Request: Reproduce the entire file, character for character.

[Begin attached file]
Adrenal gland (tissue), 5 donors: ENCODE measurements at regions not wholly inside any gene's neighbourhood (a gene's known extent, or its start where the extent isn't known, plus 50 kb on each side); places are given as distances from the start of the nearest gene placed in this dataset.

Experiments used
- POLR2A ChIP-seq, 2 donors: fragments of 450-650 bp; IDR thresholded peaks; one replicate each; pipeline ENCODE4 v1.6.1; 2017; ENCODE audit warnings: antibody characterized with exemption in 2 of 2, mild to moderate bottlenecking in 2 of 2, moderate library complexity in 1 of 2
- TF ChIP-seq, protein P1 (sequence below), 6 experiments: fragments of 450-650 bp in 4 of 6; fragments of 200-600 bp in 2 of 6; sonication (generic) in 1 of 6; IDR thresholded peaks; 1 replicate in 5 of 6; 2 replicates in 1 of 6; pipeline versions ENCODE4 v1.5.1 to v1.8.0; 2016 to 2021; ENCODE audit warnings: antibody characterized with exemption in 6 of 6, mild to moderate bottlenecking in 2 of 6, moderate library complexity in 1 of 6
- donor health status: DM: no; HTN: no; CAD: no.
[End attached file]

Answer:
Adrenal gland (tissue), 5 donors: ENCODE measurements at regions not wholly inside any gene's neighbourhood (a gene's known extent, or its start where the extent isn't known, plus 50 kb on each side); places are given as distances from the start of the nearest gene placed in this dataset.

Experiments used
- POLR2A ChIP-seq, 2 donors: fragments of 450-650 bp; IDR thresholded peaks; one replicate each; pipeline ENCODE4 v1.6.1; 2017; ENCODE audit warnings: antibody characterized with exemption in 2 of 2, mild to moderate bottlenecking in 2 of 2, moderate library complexity in 1 of 2
- TF ChIP-seq, protein P1 (sequence below), 6 experiments: fragments of 450-650 bp in 4 of 6; fragments of 200-600 bp in 2 of 6; sonication (generic) in 1 of 6; IDR thresholded peaks; 1 replicate in 5 of 6; 2 replicates in 1 of 6; pipeline versions ENCODE4 v1.5.1 to v1.8.0; 2016 to 2021; ENCODE audit warnings: antibody characterized with exemption in 6 of 6, mild to moderate bottlenecking in 2 of 6, moderate library complexity in 1 of 6
- donor health status: DM: no; HTN: no; CAD: no.